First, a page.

4. Games--There are a few games centered around animals. We bought The Sneaky, Snacky Squirrel Game for our youngest for Christmas. It's been a favorite we all play, even though it's very simple. We learn about squirrel behaviors while playing, as well as taking turns, rules to games, and how to interact with others. Read my review here. I also have a set of animals with strings attached to go around a child's neck. I use these in larger groups to play a "Who am I?" game. For older children, I have an information sheet in a folder, playing 20 questions to learn the animal.                                                                                             
  5. Vinyl Animals--Plastic animals are not cheap; however, we have added to them throughout the years, tucking them in Easter baskets or stockings at Christmas. I recently purchased many as I do various nature programs. I search for Forest Animals or North American animals as I want animals local to our area. Watch for reviews and details on what we like coming soon.  My favorites are the Safari Incredible Creatures line. They are a larger, realistic animal with good print tracks, fits well in a child's hand, and is easy to find (I loose many of the tiny ones).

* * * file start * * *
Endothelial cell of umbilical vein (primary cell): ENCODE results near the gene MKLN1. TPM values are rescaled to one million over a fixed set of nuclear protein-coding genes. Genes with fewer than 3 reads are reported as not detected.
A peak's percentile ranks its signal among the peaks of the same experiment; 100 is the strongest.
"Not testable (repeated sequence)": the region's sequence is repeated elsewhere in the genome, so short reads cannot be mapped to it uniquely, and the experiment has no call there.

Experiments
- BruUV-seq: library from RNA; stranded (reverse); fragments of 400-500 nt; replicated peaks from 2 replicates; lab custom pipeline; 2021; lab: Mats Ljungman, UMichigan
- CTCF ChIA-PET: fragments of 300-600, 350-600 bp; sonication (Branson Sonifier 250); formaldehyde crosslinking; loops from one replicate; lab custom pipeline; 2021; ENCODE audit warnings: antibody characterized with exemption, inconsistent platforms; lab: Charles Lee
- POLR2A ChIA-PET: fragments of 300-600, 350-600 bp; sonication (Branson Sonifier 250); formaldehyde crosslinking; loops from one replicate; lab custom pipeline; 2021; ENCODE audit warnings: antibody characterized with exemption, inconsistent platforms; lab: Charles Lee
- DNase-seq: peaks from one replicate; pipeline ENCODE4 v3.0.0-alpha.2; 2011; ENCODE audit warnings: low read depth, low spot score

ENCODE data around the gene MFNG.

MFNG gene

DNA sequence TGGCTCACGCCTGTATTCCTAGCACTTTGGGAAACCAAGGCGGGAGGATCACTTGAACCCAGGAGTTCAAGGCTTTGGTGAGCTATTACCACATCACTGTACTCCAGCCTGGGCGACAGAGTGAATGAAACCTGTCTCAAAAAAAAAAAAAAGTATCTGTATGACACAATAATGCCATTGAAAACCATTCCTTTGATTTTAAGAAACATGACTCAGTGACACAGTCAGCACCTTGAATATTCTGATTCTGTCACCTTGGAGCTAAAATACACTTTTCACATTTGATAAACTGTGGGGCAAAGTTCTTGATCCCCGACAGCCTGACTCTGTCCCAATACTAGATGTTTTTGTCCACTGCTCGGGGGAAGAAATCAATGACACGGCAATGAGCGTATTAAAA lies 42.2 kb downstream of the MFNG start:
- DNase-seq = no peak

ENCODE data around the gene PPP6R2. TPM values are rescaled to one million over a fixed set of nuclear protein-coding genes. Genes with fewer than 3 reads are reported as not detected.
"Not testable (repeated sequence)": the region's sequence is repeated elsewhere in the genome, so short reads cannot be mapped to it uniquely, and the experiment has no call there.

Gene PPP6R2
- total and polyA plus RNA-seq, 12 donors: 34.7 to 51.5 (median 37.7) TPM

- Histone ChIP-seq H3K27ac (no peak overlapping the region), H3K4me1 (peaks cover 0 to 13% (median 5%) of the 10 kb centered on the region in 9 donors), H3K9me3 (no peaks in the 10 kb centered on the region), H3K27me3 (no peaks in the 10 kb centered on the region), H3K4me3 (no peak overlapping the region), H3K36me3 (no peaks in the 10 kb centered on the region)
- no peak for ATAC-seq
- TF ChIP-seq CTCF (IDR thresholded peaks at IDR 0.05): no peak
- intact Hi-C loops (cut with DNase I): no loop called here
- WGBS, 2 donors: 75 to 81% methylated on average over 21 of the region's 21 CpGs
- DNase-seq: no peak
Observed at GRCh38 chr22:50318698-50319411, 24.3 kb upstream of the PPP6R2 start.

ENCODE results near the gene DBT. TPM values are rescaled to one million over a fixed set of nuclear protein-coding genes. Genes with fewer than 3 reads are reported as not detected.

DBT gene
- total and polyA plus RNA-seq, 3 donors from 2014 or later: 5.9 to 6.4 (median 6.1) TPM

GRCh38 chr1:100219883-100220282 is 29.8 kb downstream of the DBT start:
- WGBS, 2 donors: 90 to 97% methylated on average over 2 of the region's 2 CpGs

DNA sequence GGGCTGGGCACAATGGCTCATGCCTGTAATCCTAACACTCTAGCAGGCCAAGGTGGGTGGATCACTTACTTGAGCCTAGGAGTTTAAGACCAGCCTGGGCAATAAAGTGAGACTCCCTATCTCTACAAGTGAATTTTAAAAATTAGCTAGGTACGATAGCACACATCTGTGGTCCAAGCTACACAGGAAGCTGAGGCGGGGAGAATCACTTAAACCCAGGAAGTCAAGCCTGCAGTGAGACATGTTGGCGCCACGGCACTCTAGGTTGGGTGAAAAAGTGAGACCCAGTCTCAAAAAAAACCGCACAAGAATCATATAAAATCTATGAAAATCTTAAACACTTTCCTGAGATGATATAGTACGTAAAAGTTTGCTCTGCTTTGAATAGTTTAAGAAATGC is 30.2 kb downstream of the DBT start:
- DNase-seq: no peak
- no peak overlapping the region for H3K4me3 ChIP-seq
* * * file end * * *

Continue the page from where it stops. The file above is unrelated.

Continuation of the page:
6. Stick or Natural Animals--I met a delightful advocate of getting outdoors on Facebook. She has been building stick animals and other items outside in her area. What great inspiration for exploring animals with natural items, Take 'em Outside! Similar things could be done on the sides of trees with clay and natural items. There are other possibilities with a little glue and found nature. See how we did our insect here.
    from Take 'em Outside
  7. Wooden or Fabric Animals--I find cute animals at craft bazaars from time to time. These can be a great way to support local craftspeople and to play with nature. Additionally, I've seen wooden blocks painted with chalkboard paint. Draw animals on these and they can be used however you might like. 
  8. from Sew Much Stuff by Kris
  9. Felt Animals--Yet another loose part, we found that we've really liked these felt boards. It's amazing how our youngest will play with the animals, naming them all, and acting out various activities on the felt board. I like this set, Forest Camping Adventure Felt Set .
  10. Magnetic Animals--We also found a similar magnetic option. This is great for taking to church to keep a little one quiet. I put the pieces in a sturdy plastic baggy to keep them altogether. We had similar items in both felt and magnets for the older boys in knights, construction, fire trucks, etc. I'm glad we are adding animals to the mix! We like this set, Magnetic Forest Animal Set. You could also make them yourself with laminated animals from below and magnets.